There are stories about vigilante Uber drivers that are funny, and there are stories that are scary. The latest news from Charleston, South Carolina is a little bit of both—but with an extra dose of the psychotic.
On Thursday, Uber agreed to pay the Federal Trade Commission (FTC) $20 million over claims it misled prospective drivers, recruiting them with ads that inflated typical earnings and mischaracterized the terms of its vehicle financing program.
A computer model developed by researchers at MIT shows that just 3,000 Uber and Lyft vehicles, when carpooled, could replace New York City’s entire 14,000-strong taxi fleet. It’s a finding that highlights the potential for ridesharing apps to revolutionize transportation in big cities.
The cool thing about Uber is that it lets virtually anybody become a taxi driver. The downside? Sometimes, without any safeguards in place, those amateur drivers do things that are against the law. Like driving passengers while they’re high as hell.
Step one was simple: use cars that aren’t painfully embarrassing to be in. BMW’s new ReachNow program has a thousand-car fleet of i3s, 3 Series sedans and Minis. Step two was more complicated.
People of color have been dealing with racist cabbies for decades, and according to a new study, that discrimination is alive and well in the world of ride-hailing apps. Not only are black people more likely to wait longer or have their ride cancelled, women in general also are getting taken for a ride—to either…
Google is launching what’s being called an Uber competitor in San Francisco, according to a new Wall Street Journal report. Google is focusing on carpooling (and not a taxi service) that will let commuters share rides for an even cheaper rate than Uber does.
While we laud ride-hailing services like Uber and Lyft for making it easier to get home from the pub, we sometimes forget about the drivers. With drivers of varying levels of experience often trying to use apps for multiple services in the car, New York City crashes have increased with the rise of the apps.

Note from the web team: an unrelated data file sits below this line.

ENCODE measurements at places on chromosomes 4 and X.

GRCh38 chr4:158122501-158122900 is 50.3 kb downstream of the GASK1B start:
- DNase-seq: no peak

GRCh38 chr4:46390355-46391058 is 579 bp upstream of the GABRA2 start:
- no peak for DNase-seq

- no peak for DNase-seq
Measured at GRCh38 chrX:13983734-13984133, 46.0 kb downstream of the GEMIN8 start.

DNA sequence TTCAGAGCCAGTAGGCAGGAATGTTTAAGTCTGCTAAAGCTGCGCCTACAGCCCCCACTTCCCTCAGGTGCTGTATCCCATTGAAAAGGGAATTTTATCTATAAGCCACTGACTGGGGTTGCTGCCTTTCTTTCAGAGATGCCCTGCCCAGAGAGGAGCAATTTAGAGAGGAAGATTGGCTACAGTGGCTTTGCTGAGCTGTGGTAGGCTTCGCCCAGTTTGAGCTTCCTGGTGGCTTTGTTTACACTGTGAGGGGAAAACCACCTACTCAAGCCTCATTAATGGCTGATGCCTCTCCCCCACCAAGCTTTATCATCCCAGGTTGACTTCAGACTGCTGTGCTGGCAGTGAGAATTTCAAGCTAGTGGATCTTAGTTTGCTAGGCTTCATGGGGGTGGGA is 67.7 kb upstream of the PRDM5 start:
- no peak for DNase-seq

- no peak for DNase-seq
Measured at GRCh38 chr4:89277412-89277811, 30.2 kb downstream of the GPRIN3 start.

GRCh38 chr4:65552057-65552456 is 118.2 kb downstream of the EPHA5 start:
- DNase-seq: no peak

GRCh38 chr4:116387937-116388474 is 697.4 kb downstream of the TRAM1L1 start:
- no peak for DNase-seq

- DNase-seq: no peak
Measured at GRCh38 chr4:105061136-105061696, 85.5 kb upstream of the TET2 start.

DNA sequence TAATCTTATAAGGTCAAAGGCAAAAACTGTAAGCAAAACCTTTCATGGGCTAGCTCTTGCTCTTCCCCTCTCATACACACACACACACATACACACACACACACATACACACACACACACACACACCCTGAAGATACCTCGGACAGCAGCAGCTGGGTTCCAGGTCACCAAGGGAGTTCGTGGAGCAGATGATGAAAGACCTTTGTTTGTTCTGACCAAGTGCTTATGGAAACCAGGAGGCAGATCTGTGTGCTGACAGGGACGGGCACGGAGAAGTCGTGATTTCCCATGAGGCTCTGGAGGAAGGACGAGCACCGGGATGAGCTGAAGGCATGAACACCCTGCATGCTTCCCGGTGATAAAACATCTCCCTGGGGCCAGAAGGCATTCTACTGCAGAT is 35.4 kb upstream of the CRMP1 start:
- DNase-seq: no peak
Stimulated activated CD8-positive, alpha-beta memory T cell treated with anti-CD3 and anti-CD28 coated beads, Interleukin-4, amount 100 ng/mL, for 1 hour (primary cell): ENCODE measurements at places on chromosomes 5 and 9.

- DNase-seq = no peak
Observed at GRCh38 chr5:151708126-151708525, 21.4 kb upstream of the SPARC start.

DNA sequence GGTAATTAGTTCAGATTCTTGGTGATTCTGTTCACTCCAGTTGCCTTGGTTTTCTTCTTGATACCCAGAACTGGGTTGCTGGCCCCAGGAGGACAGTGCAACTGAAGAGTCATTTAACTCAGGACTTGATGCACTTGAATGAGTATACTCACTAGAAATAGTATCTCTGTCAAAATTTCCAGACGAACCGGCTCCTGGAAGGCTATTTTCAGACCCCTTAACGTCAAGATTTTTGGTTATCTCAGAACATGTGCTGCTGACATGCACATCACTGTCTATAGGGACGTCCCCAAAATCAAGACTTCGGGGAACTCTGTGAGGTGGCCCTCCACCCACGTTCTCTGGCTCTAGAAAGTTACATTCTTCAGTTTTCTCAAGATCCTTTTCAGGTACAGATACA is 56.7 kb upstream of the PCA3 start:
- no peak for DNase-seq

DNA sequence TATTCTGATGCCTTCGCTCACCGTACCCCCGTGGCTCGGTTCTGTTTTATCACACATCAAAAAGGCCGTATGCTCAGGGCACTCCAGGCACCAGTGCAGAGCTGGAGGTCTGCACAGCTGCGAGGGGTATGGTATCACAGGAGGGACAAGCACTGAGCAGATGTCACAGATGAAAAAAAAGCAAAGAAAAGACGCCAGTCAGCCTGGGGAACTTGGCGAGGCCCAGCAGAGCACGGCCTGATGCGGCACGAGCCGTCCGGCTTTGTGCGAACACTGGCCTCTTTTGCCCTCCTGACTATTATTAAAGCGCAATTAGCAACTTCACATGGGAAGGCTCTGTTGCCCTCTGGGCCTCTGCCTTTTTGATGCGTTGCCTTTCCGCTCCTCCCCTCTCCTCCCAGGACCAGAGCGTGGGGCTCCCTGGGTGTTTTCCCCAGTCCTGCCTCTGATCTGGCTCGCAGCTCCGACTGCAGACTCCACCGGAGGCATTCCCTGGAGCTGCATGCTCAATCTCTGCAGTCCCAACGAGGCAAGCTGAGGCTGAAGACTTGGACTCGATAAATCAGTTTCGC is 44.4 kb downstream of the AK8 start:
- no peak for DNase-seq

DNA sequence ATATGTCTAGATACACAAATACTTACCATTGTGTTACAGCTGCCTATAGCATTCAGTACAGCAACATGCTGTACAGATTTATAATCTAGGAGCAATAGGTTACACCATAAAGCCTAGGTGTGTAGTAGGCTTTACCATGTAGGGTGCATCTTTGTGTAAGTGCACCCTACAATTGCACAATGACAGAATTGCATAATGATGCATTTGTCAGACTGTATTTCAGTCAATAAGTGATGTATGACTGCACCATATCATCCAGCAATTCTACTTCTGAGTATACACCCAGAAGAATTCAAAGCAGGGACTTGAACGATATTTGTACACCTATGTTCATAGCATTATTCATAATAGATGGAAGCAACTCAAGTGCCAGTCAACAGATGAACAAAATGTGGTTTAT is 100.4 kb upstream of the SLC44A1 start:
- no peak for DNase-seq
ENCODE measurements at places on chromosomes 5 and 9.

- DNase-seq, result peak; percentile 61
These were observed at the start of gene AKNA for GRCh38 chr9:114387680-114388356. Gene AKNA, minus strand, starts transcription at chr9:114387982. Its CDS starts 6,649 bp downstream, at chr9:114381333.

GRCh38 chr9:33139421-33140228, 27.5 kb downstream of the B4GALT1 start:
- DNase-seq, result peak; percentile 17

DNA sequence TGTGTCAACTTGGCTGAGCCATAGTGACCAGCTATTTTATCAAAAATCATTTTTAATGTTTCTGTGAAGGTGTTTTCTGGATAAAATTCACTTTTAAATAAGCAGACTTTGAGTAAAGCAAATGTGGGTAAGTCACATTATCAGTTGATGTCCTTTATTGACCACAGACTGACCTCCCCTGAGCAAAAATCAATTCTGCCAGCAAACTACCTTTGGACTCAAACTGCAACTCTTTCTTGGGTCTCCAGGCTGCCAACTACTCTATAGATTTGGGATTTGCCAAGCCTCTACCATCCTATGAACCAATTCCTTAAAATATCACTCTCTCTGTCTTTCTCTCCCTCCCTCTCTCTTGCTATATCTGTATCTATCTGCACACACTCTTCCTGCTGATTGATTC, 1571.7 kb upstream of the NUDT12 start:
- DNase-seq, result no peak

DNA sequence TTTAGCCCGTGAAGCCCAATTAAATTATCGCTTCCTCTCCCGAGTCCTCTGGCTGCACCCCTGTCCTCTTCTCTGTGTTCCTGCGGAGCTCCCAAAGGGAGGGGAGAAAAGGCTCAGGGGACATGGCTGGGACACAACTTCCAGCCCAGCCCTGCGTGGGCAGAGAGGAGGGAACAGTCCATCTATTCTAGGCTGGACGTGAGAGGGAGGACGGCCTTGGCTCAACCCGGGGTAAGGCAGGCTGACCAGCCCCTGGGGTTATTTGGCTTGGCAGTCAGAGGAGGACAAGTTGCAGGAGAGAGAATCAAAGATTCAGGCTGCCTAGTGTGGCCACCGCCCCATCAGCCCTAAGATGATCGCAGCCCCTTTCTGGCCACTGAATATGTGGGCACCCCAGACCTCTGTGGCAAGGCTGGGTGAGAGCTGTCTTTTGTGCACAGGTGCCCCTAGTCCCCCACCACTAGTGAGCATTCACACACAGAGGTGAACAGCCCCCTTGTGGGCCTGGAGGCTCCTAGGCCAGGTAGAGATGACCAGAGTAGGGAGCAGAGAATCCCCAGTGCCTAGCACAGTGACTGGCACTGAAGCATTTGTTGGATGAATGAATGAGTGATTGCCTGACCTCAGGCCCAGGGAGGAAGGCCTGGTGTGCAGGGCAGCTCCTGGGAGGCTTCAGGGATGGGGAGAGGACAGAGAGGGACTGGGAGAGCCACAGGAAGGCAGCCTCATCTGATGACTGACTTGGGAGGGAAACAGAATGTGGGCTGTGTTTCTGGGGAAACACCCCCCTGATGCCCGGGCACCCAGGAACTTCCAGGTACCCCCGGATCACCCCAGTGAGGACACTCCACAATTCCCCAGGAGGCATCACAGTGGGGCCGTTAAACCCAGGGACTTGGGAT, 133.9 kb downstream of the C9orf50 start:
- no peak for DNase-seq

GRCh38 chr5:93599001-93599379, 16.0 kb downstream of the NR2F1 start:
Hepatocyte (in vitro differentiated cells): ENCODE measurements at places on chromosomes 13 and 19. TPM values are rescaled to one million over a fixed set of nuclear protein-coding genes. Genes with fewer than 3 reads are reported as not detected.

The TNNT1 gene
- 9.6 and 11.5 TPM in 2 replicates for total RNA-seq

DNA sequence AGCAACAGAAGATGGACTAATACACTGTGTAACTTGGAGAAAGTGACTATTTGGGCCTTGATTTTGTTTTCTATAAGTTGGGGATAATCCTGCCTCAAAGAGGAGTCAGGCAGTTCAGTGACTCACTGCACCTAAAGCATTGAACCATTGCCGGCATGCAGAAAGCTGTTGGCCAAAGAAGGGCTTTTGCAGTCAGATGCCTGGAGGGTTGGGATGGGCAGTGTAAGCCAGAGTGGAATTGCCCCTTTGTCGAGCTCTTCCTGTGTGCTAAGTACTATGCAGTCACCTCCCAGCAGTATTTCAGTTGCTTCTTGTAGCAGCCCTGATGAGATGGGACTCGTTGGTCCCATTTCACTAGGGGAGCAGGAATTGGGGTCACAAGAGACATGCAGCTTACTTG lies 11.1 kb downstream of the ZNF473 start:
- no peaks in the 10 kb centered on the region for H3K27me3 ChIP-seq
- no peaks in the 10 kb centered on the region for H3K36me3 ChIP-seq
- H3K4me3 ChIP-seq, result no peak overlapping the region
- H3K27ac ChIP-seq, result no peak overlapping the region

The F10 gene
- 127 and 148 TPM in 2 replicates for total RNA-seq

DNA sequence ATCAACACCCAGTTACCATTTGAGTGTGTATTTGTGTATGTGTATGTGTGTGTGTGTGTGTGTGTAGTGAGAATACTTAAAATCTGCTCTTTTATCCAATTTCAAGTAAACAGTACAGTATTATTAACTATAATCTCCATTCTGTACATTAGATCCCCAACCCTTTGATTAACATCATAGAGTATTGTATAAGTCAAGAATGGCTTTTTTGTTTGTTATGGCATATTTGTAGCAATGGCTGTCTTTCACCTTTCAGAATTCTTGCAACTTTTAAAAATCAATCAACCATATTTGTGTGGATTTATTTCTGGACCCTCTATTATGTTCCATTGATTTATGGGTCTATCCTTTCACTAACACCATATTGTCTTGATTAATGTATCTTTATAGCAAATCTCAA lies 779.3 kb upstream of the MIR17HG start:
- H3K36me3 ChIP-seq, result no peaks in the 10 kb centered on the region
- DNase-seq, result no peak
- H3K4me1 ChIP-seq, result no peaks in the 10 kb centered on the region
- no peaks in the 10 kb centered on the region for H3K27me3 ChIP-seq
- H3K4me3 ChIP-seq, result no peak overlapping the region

A federal judge has thrown out a $100 million class-action settlement offered by Uber to its drivers, calling the proposal “not fair, adequate, and reasonable.”
Are your legs getting tired from all the Pokémon Go? Well, some entrepreneurs have the solution for you. They want to be your personal Pokémon Go driver. That’s right, for just $20-$25 per hour a driver will now chauffeur you around to play in cities like New York, Portland, and Baltimore.
In their quest to stay relevant as our consumption of cars changes, General Motors dumped $500 million into the ride-sharing app Lyft this year. They plan to be part of the first generation of self-driving taxis, which we’re now hearing will be Chevy Bolt EVs and active within the next twelve months.
Driving for Uber is supposed to be the ultimate hassle-free way to generate a little extra cash. However, the city of San Francisco would like to remind all 37,000 rideshare drivers in the city that it’s not quite that simple.
Uber is currently embroiled in hundreds of lawsuits around the world, but after today, it can cross one off the list. The cities of Los Angeles and San Francisco sued Uber in 2014 over its background check procedures. The company has now settled out of court for at least $10 million.
The emergence of new automotive technologies and practices like ride-sharing, on-demand services, and the introduction of autonomous capabilities seems like it would have a diminishing effect on future automotive sales—but studies suggest we may actually see the opposite.
Google Maps will soon be able to give you time and fare estimates on a variety of ride-sharing apps so your drunk ass can get home in the least amount of time for the best price.
Today in Vancouver, the annual mind orgy TED welcomed Uber CEO Travis Kalanick to the stage. Did he talk about the logo? Did he talk about how cities are bringing him down? What did he say? You could wait a few months for the video—or you could take these people’s words for it.
It looks Facebook wants to take the event function a step further and help people actually get to those events. Is the social media giant getting into the ridesharing game? Based on these patent filings, maybe so.
For ridesharing services like Uber and Lyft with tens of thousands of cars on the road, small optimizations can make rides shorter and shareholders richer. So, Lyft’s announcement today that it’s switching to Google-owned Waze is only a surprise because it’s taken so long.